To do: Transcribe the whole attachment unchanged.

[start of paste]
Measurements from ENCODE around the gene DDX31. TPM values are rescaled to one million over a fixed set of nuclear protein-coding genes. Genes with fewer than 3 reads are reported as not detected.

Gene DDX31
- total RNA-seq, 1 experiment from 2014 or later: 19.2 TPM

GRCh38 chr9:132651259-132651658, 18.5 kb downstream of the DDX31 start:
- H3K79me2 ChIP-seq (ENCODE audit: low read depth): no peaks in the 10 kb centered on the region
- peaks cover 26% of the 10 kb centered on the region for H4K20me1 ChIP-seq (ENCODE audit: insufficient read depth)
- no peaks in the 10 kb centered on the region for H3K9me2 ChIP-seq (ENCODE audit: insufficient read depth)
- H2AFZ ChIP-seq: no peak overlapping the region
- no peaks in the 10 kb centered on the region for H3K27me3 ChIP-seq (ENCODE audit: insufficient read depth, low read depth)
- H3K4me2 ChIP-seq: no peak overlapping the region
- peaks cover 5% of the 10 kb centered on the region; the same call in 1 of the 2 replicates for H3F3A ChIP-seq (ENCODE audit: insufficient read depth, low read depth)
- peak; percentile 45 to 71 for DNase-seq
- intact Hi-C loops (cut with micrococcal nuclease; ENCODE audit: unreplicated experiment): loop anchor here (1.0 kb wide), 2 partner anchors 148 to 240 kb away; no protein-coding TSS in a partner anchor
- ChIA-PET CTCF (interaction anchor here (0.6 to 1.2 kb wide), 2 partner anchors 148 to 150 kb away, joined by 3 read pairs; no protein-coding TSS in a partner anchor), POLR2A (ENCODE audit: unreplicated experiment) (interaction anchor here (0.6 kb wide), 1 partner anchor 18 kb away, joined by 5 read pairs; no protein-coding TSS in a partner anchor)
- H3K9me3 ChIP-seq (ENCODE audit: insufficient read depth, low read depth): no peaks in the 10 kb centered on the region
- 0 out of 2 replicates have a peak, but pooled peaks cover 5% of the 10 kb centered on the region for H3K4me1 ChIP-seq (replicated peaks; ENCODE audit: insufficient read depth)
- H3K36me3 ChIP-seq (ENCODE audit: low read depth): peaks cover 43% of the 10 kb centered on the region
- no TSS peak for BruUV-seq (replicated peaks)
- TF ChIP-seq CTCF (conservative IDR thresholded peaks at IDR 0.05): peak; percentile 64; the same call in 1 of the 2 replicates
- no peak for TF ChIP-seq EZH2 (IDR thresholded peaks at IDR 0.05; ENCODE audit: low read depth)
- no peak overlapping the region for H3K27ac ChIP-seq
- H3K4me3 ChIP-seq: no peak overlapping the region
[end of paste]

Measurements from ENCODE around the gene DDX31. TPM values are rescaled to one million over a fixed set of nuclear protein-coding genes. Genes with fewer than 3 reads are reported as not detected.

Gene DDX31
- total RNA-seq, 1 experiment from 2014 or later: 19.2 TPM

GRCh38 chr9:132651259-132651658, 18.5 kb downstream of the DDX31 start:
- H3K79me2 ChIP-seq (ENCODE audit: low read depth): no peaks in the 10 kb centered on the region
- peaks cover 26% of the 10 kb centered on the region for H4K20me1 ChIP-seq (ENCODE audit: insufficient read depth)
- no peaks in the 10 kb centered on the region for H3K9me2 ChIP-seq (ENCODE audit: insufficient read depth)
- H2AFZ ChIP-seq: no peak overlapping the region
- no peaks in the 10 kb centered on the region for H3K27me3 ChIP-seq (ENCODE audit: insufficient read depth, low read depth)
- H3K4me2 ChIP-seq: no peak overlapping the region
- peaks cover 5% of the 10 kb centered on the region; the same call in 1 of the 2 replicates for H3F3A ChIP-seq (ENCODE audit: insufficient read depth, low read depth)
- peak; percentile 45 to 71 for DNase-seq
- intact Hi-C loops (cut with micrococcal nuclease; ENCODE audit: unreplicated experiment): loop anchor here (1.0 kb wide), 2 partner anchors 148 to 240 kb away; no protein-coding TSS in a partner anchor
- ChIA-PET CTCF (interaction anchor here (0.6 to 1.2 kb wide), 2 partner anchors 148 to 150 kb away, joined by 3 read pairs; no protein-coding TSS in a partner anchor), POLR2A (ENCODE audit: unreplicated experiment) (interaction anchor here (0.6 kb wide), 1 partner anchor 18 kb away, joined by 5 read pairs; no protein-coding TSS in a partner anchor)
- H3K9me3 ChIP-seq (ENCODE audit: insufficient read depth, low read depth): no peaks in the 10 kb centered on the region
- 0 out of 2 replicates have a peak, but pooled peaks cover 5% of the 10 kb centered on the region for H3K4me1 ChIP-seq (replicated peaks; ENCODE audit: insufficient read depth)
- H3K36me3 ChIP-seq (ENCODE audit: low read depth): peaks cover 43% of the 10 kb centered on the region
- no TSS peak for BruUV-seq (replicated peaks)
- TF ChIP-seq CTCF (conservative IDR thresholded peaks at IDR 0.05): peak; percentile 64; the same call in 1 of the 2 replicates
- no peak for TF ChIP-seq EZH2 (IDR thresholded peaks at IDR 0.05; ENCODE audit: low read depth)
- no peak overlapping the region for H3K27ac ChIP-seq
- H3K4me3 ChIP-seq: no peak overlapping the region